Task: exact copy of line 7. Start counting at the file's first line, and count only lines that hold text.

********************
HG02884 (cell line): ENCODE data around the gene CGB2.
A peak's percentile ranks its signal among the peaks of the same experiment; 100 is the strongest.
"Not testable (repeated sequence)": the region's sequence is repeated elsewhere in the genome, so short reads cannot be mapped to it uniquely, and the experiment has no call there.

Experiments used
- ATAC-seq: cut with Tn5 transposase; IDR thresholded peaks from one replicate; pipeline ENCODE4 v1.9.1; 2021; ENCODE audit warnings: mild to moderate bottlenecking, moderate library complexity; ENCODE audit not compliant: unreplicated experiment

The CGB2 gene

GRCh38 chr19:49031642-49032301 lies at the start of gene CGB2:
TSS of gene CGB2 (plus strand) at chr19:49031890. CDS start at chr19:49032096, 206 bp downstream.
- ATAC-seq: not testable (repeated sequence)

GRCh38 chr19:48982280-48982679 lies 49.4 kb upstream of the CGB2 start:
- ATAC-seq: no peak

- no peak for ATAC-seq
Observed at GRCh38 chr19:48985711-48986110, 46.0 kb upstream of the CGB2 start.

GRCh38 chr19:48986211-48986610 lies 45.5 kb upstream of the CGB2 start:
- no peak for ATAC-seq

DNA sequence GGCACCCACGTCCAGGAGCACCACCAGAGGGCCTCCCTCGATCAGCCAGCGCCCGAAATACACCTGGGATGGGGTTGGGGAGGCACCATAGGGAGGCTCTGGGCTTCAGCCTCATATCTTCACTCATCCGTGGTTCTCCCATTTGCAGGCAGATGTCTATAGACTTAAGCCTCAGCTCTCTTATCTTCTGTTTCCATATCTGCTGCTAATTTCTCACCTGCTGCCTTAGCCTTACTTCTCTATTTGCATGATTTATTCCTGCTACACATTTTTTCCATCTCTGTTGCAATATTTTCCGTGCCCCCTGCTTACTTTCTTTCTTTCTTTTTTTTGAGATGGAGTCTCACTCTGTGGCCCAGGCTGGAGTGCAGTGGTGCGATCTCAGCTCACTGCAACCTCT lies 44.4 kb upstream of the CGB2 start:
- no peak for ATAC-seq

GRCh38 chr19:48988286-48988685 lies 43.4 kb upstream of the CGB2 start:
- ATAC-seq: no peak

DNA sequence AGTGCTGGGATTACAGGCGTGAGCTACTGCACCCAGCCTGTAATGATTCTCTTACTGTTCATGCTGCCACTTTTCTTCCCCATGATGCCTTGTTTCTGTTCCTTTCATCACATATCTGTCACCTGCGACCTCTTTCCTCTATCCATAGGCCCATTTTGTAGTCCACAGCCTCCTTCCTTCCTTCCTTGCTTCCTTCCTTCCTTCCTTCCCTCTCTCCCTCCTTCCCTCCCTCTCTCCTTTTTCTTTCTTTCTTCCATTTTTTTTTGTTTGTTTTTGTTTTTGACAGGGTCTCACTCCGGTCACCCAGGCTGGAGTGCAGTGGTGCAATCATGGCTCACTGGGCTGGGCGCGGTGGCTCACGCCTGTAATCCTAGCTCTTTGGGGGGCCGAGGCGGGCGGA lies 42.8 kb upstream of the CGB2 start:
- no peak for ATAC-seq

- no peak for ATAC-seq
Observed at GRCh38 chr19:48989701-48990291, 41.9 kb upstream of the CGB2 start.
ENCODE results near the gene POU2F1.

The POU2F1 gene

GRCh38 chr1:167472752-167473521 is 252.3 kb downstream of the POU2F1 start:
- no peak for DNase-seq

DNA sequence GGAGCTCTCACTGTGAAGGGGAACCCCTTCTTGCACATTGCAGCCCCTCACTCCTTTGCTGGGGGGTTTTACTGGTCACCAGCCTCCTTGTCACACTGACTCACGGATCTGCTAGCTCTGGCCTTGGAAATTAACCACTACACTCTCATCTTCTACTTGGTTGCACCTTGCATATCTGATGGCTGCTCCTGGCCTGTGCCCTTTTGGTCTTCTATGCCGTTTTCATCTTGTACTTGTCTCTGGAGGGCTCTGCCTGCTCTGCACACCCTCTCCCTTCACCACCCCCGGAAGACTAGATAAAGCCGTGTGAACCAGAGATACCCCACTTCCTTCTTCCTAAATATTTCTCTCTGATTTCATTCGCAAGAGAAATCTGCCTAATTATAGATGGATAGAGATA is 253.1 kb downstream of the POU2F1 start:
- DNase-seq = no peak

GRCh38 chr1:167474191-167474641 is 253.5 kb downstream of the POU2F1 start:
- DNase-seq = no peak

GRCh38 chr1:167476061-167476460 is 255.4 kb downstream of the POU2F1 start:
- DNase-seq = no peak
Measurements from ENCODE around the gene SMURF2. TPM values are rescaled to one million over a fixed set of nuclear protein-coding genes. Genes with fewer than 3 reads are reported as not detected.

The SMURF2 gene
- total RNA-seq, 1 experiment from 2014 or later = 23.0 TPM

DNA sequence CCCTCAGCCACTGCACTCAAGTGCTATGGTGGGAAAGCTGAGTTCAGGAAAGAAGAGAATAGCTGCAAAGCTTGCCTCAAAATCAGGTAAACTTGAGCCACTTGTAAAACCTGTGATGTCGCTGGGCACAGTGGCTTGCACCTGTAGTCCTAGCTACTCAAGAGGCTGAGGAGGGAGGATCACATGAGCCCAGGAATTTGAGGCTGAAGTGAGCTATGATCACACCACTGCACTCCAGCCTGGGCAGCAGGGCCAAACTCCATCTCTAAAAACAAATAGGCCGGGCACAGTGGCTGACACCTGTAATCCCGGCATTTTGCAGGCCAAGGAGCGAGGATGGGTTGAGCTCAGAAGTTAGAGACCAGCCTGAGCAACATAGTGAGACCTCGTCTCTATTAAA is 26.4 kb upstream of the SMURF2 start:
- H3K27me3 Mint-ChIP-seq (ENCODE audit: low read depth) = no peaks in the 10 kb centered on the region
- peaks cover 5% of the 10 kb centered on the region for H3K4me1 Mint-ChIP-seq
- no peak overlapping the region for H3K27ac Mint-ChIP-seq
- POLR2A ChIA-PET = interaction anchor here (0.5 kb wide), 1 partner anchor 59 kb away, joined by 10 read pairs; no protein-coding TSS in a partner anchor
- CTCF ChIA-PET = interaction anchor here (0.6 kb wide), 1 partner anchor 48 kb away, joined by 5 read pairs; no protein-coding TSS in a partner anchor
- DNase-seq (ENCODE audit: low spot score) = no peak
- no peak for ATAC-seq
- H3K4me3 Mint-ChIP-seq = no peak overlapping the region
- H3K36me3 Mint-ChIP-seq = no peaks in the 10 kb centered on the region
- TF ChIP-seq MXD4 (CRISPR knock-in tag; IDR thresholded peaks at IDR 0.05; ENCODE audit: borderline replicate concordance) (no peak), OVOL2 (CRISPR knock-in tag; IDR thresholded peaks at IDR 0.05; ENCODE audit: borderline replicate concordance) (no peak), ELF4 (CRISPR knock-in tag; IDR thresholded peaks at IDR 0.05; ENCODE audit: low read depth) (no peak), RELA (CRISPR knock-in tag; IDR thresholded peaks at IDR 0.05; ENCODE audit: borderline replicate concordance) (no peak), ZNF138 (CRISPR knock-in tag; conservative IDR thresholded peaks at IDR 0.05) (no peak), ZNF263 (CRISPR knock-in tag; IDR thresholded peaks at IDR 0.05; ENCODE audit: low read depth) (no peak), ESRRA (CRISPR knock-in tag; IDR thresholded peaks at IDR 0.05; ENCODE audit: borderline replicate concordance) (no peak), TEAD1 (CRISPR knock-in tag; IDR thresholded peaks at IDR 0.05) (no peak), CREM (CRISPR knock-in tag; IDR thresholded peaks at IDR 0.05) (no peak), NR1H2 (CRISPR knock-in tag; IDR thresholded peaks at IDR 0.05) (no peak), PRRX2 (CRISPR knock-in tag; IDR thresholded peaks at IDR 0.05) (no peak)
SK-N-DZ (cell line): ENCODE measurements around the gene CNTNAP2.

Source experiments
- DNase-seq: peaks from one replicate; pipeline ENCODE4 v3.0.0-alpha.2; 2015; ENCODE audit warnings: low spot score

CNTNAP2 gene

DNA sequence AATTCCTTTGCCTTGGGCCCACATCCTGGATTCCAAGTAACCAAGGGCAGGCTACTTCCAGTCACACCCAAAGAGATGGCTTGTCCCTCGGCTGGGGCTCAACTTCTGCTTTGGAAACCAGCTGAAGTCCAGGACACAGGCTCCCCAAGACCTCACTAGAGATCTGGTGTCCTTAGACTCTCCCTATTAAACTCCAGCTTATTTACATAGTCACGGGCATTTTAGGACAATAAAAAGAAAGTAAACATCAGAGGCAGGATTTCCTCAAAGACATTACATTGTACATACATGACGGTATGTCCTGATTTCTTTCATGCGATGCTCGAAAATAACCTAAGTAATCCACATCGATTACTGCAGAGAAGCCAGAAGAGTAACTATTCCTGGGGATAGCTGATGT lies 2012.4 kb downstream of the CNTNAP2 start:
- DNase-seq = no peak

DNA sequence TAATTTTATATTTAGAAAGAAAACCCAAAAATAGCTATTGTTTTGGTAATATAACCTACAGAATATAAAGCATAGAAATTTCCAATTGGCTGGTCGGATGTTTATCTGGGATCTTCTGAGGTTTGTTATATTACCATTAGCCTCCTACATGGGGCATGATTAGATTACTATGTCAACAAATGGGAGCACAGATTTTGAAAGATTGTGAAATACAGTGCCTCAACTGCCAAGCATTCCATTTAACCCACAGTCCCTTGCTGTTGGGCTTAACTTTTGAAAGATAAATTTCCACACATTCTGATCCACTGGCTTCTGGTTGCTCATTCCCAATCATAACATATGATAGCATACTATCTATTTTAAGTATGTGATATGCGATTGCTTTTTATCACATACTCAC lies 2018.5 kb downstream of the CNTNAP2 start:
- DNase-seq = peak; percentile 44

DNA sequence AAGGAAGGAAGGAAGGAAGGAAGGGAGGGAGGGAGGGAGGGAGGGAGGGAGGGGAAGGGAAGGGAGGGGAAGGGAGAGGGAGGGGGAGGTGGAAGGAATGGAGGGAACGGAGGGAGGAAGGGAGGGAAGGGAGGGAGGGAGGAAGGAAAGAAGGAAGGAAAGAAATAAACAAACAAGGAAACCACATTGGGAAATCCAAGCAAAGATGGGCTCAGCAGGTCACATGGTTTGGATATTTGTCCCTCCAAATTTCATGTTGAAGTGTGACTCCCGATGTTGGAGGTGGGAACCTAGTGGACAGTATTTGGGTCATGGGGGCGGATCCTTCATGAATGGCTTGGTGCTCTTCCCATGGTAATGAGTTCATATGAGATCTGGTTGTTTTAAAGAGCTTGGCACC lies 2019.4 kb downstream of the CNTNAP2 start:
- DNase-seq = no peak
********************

GRCh38 chr19:49031642-49032301 lies at the start of gene CGB2: